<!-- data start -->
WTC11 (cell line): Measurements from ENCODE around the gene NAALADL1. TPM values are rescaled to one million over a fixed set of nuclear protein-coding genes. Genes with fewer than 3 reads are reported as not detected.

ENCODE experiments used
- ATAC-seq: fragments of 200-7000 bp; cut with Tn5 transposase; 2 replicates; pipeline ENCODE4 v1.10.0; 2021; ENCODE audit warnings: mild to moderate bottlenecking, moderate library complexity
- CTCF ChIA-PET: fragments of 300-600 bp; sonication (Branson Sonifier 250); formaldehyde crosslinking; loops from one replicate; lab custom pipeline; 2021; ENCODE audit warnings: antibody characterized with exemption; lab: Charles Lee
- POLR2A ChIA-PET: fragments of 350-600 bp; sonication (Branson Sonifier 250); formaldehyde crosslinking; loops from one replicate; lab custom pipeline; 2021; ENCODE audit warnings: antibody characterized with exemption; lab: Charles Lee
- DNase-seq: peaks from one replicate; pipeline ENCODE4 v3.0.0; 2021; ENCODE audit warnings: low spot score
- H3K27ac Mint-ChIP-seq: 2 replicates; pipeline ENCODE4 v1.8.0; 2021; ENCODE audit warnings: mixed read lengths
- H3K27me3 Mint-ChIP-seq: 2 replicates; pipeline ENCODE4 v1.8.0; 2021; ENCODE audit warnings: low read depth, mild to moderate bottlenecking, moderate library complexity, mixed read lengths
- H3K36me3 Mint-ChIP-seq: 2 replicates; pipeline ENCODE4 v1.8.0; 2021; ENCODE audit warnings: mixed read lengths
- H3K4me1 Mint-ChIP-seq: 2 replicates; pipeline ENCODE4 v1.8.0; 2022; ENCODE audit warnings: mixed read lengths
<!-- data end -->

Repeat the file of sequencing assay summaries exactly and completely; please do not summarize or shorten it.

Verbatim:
WTC11 (cell line): Measurements from ENCODE around the gene NAALADL1. TPM values are rescaled to one million over a fixed set of nuclear protein-coding genes. Genes with fewer than 3 reads are reported as not detected.

ENCODE experiments used
- ATAC-seq: fragments of 200-7000 bp; cut with Tn5 transposase; 2 replicates; pipeline ENCODE4 v1.10.0; 2021; ENCODE audit warnings: mild to moderate bottlenecking, moderate library complexity
- CTCF ChIA-PET: fragments of 300-600 bp; sonication (Branson Sonifier 250); formaldehyde crosslinking; loops from one replicate; lab custom pipeline; 2021; ENCODE audit warnings: antibody characterized with exemption; lab: Charles Lee
- POLR2A ChIA-PET: fragments of 350-600 bp; sonication (Branson Sonifier 250); formaldehyde crosslinking; loops from one replicate; lab custom pipeline; 2021; ENCODE audit warnings: antibody characterized with exemption; lab: Charles Lee
- DNase-seq: peaks from one replicate; pipeline ENCODE4 v3.0.0; 2021; ENCODE audit warnings: low spot score
- H3K27ac Mint-ChIP-seq: 2 replicates; pipeline ENCODE4 v1.8.0; 2021; ENCODE audit warnings: mixed read lengths
- H3K27me3 Mint-ChIP-seq: 2 replicates; pipeline ENCODE4 v1.8.0; 2021; ENCODE audit warnings: low read depth, mild to moderate bottlenecking, moderate library complexity, mixed read lengths
- H3K36me3 Mint-ChIP-seq: 2 replicates; pipeline ENCODE4 v1.8.0; 2021; ENCODE audit warnings: mixed read lengths
- H3K4me1 Mint-ChIP-seq: 2 replicates; pipeline ENCODE4 v1.8.0; 2022; ENCODE audit warnings: mixed read lengths